Let’s Take A Look At Homeless

By  John Derby
Times Publisher
January 14, 2016

In the past two years, we have raised the minimum wage twice. Have any more people gone to work?
Hardly likely.
Actually, if they took a survey, they would find that less people have worked less hours, and their take-home pay will be about the same.
The problem is that businesses need to increase revenue in order to pay more wages. It is a simple axiom: You can only pay out what comes in.
So now we have raised the cost of production. Who pays for that? Well the consumer still has the same amount of money to spend so there is no additional income.
Let’s look how it worked in our newspaper business. Our lowest paid employee made $9.35 an hour when the minimum wage was $8 an hour. He made $9.35 when the minimum wage was $9 and hour. When it went up to $10 an hour, his hours were cut.
How was he helped? How did it affect the business?
Well the business could not raise rates because it would lose business, and have even less money for payroll. So it kept it same rates. Everyone was asked to work harder.
In the real world, the cost of labor should go up when the company brings in more money. The company brings in more money when more people want the product. Wages go up when the company needs to hire more people to help fill the orders.
Now we can recall years ago when the company had 22 paper carriers. It didn’t last, however, because the state decided to mandate workers compensation insurance for all the carriers. You may have noticed over the past couple decades that there are no longer any paperboys or papergirls riding around the neighborhood delivering papers.
In the wisdom of the state politicians, they decided that the combination of riding bikes and delivering papers was a dangerous one, even though most of the kids rode their bikes all the time, with carefree enthusiasm.
Or, perhaps, it was some union that felt these young entrepreneurs were taking a job away from some union member who needed to make $5 an hour.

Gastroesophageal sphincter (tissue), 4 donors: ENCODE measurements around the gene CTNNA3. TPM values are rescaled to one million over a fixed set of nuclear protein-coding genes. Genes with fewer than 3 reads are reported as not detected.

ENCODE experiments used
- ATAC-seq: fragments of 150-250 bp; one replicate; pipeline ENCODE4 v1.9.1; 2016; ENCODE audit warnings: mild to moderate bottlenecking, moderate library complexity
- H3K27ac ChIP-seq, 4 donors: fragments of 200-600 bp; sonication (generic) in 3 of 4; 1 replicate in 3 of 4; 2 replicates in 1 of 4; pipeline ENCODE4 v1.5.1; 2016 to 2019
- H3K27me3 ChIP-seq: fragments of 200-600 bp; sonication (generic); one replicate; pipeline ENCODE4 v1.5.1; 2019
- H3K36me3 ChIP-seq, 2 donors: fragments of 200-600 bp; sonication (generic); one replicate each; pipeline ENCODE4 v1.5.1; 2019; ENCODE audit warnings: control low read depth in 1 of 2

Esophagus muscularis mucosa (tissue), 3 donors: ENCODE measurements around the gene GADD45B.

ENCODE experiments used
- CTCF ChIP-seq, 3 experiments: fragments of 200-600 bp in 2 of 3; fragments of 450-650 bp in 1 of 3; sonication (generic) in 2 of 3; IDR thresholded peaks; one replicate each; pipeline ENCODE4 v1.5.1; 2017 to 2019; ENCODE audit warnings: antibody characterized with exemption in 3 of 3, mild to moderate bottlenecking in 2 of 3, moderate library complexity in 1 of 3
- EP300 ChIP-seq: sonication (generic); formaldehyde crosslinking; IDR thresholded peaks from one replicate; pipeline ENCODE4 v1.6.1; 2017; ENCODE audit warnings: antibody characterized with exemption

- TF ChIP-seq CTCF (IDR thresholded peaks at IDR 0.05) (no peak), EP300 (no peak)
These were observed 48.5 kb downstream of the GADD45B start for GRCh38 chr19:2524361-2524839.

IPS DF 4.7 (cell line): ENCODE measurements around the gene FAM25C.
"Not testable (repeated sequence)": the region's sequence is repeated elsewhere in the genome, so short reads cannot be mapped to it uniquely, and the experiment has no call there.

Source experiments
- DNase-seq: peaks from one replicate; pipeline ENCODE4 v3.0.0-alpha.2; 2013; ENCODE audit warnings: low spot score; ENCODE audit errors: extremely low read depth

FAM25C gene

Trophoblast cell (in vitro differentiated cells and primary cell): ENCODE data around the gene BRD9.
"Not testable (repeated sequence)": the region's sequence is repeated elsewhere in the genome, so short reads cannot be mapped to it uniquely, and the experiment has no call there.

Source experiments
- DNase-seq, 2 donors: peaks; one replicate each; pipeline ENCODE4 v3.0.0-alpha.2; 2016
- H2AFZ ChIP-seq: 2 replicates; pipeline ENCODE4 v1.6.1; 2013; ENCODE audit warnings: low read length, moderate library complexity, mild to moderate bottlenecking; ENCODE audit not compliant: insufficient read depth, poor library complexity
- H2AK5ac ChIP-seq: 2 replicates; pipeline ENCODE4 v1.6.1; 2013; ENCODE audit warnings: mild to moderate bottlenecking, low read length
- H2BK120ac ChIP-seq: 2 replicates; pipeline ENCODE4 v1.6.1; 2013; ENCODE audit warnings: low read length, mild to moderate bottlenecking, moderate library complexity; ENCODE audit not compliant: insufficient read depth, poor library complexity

We have no paper carriers now. It is all done by the Post Office.
But think about the lessons that were once taught when the carriers delivered their papers.
These young kids had to learn to be on time. They had to learn to be polite, and also be a business person. Many of our presidents and judges have been paper carriers and it seems to have served them well.
Now let’s look at the homeless. Some are simply people who can't find jobs. What has happened to the jobs? Well most have gone out of the country where the workers don’t make what ours do.
No one can beat Americans when it comes to production, however, if the ones who produce the products are being paid half the price of an American worker that is foul play. We can’t compete, nor should be forced to.
Free trade should be fair trade, which means that everyone in on the same playing field. Of course Chinese goods are cheaper. They steal our technology and make their products with forced labor. It’s UNFAIR.
Why do we let them do it? Why do we allow that work to go overseas when we have able bodied men and women who need work here?
There are people who are homeless who would work if they could, but many of them have addiction problems, mental problems, or have sexual problems which force them to live on the streets. Many of them are qualified for welfare, but are unable to go through the application process or follow the rules.
Our biggest job should be to provide jobs and that means allowing small business to put America back to work.
If the government insists on forcing them to pay inflated wages then they cannot hire people. Why not spend some of the money being spent on welfare and provide it as an incentive for small business to hire more people.
We have gotten to the place where only fast food stores can afford to hire, and they don’t even offer full-time or full-pay positions.
Maybe what we need is the return to the intern program where veterans teach the newcomers how to work.


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